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Symptoms of lower back pain can begin suddenly or appear gradually. Sometimes, pain occurs after a specific event, such as bending to pick something up. Other times, you may not know what caused the pain. Pain may be sharp or dull and achy, and it may radiate to your bottom or down the rear of your legs (sciatica). If you strain your back during an activity, you may hear a “pop” when it happened. Pain is often worse in certain positions (like bending over) and improves when you relax.

A grownup’s thoracic and lumbar spine is made up of about 17 bones (vertebrae) stacked on top of one another. Between each set of vertebrae lies a cushiony disk, which helps absorb the pressure placed on these bones. Each disk is made up of an outer rind and an inner gel. A herniated lumbar disk occurs when the inner gel of among the five disks in your lumbar spine slips or squishes beyond the outer rind, allowing this inner gel to continue surrounding nerves– causing pain. This slippage can be due to trauma or gradual, age-related damage.

Low back pain can arise from many different injuries, conditions or diseases– usually, an injury to muscles or tendons in the back. Pain can range from mild to severe. In many cases, pain can make it difficult or impossible to walk, sleep, function or do everyday activities. Usually, lower back pain improves with rest, painkiller and physical therapy (PT). Cortisone injections and hands-on treatments (like osteopathic or chiropractic manipulation) can relieve pain and help the healing process. Some back injuries and conditions require surgical repair.

Lower pain in the back is very common. It can result from a strain (injury) to muscles or tendons in the back. Other causes include arthritis, structural problems and disk injuries. Pain often improves with rest, physical therapy and medication. Reduce your risk of low back pain by maintaining a healthy weight and staying active.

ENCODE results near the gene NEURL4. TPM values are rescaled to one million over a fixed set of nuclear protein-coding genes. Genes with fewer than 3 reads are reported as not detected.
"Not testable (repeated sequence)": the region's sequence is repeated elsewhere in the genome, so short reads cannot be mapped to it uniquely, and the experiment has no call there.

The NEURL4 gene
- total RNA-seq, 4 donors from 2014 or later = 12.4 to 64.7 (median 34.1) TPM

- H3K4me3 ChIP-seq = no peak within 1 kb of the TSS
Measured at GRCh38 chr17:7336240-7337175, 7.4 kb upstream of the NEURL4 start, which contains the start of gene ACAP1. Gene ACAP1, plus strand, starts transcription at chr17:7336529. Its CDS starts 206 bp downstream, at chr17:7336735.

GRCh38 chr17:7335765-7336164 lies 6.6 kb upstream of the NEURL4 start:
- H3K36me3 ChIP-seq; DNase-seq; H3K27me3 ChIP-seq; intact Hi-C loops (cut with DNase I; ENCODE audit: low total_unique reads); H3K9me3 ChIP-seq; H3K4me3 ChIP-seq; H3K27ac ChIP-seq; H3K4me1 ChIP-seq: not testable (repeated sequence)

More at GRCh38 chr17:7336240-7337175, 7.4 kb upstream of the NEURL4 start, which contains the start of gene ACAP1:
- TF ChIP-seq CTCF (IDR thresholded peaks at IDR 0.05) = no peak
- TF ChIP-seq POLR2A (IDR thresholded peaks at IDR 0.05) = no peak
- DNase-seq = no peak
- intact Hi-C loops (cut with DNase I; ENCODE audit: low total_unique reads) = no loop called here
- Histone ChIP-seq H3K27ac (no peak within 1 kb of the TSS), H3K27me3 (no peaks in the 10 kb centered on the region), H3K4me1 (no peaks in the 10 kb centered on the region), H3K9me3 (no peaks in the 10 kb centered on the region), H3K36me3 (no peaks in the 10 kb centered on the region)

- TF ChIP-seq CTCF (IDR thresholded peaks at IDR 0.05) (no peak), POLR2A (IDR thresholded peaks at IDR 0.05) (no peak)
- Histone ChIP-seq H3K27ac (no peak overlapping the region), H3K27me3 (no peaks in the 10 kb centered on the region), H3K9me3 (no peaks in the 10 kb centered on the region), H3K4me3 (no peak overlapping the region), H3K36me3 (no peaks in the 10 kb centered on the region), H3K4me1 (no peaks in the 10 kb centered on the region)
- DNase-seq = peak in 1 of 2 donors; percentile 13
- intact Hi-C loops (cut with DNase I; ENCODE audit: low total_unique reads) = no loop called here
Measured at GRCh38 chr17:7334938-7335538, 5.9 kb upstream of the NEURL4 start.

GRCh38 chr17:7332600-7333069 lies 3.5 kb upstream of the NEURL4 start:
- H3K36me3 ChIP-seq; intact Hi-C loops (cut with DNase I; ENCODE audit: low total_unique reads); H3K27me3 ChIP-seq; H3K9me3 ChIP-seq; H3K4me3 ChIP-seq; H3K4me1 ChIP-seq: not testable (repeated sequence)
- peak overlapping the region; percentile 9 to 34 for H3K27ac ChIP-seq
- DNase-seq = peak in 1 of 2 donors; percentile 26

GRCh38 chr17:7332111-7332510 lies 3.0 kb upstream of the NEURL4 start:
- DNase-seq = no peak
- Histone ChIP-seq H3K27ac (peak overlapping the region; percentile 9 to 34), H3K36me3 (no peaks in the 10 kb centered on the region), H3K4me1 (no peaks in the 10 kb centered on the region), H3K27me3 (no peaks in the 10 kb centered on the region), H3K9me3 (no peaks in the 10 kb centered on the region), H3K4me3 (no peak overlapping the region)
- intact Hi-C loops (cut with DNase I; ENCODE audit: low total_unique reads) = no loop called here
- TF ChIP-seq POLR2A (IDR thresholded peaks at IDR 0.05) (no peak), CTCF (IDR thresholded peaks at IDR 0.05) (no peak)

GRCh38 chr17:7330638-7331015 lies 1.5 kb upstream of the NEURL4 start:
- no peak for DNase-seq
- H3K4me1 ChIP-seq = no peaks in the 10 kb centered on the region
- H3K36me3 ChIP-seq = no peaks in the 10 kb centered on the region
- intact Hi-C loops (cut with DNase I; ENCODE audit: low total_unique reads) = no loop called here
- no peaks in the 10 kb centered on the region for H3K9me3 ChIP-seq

ปวดหลังส่วนล่าง and back pain is less likely to be brought on by injury to your muscles and ligaments and more probable to be because of issues with the lumbar disks, nerves, joints or vertebrae,” says Dr. Palmer. “There are several potential causes of chronic pain in the lower back.” In general, osteoarthritis (the most common type of arthritis) and degenerative disk disease (the natural wear and tear of spinal disks) are the underlying root cause of many types of chronic lower neck and back pain. However, lower back pain can also be brought on by accident-related trauma and acute stress.

Lower pain in the back can be related to cancer. Actually, it is among the first symptoms of prostate cancer when it metastasizes and creates lesions. Almost any cancer can spread to the back and some, like sarcoma, can originate in the back. Beware, especially if you are experiencing other symptoms besides lower pain in the back. Talk to your doctor if you have additional symptoms or concerns.

Your provider will ask about your symptoms and do a physical examination. To check for broken bones or other damage, your provider may order imaging studies. These studies help your provider see clear photos of your vertebrae, disks, muscles, ligaments and tendons. Lower neck and back pain usually improves with rest, ice and over the counter pain relievers. After a few days of rest, you can start to get back to your normal activities. Staying active increases blood flow to the location and helps you heal.